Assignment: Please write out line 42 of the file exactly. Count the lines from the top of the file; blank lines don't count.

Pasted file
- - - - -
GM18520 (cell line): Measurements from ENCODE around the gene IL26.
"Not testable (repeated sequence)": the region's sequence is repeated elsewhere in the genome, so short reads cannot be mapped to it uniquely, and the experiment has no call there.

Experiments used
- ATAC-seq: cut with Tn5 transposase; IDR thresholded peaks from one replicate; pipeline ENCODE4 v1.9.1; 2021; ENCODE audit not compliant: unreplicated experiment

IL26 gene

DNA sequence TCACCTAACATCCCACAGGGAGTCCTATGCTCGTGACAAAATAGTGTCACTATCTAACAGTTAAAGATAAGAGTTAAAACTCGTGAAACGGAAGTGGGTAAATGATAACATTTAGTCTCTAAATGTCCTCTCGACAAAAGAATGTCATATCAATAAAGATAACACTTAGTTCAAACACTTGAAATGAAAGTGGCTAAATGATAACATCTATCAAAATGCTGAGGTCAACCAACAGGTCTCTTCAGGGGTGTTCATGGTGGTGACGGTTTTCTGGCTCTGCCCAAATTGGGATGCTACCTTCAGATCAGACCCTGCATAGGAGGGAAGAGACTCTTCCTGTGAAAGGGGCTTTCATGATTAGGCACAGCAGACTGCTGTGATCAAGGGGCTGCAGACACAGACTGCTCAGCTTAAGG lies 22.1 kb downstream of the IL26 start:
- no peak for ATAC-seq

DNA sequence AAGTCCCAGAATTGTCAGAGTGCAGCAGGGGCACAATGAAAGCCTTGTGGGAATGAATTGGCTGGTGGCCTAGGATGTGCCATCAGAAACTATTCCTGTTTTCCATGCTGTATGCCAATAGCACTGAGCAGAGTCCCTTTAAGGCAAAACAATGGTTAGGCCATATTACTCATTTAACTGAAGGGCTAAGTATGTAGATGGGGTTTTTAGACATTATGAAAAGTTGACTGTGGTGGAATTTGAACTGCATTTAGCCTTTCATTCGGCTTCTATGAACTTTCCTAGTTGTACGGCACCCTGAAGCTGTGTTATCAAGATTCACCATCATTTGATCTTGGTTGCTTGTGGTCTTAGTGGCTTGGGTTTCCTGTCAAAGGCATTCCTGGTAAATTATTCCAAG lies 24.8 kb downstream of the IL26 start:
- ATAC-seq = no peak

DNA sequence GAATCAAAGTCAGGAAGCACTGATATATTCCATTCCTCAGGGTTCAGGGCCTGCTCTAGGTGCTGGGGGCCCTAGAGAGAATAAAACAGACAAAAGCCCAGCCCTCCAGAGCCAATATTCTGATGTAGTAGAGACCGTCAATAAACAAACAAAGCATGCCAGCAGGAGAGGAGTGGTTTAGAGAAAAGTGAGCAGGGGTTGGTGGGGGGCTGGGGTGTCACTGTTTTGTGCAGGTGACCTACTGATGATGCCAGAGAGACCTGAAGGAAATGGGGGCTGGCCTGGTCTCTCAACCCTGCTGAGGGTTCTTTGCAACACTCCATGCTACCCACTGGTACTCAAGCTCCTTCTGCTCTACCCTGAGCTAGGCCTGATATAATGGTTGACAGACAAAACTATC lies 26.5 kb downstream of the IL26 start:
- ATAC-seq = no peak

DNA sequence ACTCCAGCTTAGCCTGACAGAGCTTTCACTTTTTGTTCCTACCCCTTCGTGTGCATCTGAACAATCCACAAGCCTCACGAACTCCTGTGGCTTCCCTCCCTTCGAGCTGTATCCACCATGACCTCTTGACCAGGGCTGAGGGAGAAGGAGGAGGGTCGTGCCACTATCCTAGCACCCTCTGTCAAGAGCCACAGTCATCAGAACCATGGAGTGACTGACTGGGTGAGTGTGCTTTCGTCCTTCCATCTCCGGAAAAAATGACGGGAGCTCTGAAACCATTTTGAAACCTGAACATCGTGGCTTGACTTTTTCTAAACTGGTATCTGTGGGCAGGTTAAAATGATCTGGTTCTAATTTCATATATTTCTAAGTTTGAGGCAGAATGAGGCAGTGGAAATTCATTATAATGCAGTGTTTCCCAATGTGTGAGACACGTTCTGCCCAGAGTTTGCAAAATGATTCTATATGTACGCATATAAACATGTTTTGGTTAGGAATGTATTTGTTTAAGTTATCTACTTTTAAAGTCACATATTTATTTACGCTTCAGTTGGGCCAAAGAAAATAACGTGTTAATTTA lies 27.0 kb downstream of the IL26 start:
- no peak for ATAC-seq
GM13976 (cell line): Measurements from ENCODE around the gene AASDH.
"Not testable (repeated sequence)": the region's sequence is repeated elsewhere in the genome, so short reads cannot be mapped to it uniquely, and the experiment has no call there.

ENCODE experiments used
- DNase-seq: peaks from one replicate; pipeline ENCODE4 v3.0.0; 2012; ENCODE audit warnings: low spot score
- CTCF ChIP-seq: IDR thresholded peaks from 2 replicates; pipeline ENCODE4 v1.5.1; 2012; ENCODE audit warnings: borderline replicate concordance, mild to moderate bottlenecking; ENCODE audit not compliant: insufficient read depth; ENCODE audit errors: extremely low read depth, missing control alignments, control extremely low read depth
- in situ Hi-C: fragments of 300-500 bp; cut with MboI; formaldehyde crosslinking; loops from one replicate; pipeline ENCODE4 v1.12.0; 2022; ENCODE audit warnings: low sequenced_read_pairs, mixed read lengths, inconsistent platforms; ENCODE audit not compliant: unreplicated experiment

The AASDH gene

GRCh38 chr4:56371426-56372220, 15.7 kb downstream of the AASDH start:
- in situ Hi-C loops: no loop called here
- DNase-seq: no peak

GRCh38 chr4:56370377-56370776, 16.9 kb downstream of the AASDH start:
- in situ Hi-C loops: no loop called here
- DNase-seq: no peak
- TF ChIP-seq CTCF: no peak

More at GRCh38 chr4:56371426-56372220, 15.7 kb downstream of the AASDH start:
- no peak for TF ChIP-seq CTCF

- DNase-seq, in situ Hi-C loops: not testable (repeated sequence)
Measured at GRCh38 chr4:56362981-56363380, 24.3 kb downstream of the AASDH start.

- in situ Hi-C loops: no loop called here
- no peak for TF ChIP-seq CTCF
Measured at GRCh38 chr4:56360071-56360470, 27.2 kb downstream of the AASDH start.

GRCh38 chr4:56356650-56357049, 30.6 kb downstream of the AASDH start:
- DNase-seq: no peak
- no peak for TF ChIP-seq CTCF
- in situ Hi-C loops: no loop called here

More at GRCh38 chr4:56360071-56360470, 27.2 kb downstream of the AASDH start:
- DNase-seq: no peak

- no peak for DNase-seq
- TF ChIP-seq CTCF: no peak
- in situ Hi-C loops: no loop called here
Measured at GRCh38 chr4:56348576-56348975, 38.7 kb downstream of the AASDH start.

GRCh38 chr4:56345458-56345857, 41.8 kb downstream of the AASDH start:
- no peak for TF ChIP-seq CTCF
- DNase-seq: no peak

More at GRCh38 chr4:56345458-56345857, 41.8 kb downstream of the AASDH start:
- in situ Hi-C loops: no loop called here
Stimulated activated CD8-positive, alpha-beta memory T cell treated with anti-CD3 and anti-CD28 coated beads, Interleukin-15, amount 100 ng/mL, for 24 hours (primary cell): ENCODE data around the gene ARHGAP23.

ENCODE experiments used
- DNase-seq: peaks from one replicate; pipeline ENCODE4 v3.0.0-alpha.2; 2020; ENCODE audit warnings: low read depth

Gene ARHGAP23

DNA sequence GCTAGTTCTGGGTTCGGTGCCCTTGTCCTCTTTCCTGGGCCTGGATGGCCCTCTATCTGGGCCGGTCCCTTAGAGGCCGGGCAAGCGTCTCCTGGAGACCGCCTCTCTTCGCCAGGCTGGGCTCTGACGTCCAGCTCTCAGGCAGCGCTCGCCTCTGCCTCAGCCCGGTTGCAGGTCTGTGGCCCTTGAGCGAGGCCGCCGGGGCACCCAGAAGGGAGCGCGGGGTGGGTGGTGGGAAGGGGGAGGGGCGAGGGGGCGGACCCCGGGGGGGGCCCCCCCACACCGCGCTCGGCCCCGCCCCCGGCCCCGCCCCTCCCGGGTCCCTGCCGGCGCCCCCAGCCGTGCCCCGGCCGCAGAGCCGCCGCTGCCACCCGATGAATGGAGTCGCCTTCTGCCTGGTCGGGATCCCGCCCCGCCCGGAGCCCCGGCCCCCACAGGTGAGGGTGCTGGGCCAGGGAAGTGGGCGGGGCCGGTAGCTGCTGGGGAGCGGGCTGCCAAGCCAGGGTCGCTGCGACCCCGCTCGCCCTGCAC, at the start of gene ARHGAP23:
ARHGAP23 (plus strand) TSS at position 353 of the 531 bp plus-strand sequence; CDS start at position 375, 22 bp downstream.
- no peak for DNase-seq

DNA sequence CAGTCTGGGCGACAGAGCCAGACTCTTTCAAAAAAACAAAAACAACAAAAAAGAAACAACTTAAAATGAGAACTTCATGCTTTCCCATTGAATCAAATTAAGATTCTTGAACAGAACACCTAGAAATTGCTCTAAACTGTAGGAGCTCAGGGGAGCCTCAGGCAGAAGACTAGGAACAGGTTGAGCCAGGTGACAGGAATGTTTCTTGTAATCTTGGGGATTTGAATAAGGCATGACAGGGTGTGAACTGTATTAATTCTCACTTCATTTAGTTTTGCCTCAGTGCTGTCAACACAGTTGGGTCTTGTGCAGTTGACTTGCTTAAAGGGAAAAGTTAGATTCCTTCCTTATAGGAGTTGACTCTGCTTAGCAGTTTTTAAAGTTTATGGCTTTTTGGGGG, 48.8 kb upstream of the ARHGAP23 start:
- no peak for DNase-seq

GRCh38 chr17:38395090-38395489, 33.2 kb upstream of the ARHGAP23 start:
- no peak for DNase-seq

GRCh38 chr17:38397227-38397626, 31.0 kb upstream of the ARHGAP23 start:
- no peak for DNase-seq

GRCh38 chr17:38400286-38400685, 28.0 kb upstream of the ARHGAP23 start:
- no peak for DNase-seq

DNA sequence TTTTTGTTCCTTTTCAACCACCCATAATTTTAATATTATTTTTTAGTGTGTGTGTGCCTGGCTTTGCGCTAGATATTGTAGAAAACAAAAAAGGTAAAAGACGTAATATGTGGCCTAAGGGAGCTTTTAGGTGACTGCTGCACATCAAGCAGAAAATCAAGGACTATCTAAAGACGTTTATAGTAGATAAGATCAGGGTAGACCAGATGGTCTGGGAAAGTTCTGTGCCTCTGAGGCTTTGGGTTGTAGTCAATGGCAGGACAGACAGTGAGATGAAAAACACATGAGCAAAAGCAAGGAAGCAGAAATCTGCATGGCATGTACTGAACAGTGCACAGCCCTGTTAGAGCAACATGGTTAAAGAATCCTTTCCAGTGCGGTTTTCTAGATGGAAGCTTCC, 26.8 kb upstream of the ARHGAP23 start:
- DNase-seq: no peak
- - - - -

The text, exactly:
- TF ChIP-seq CTCF: no peak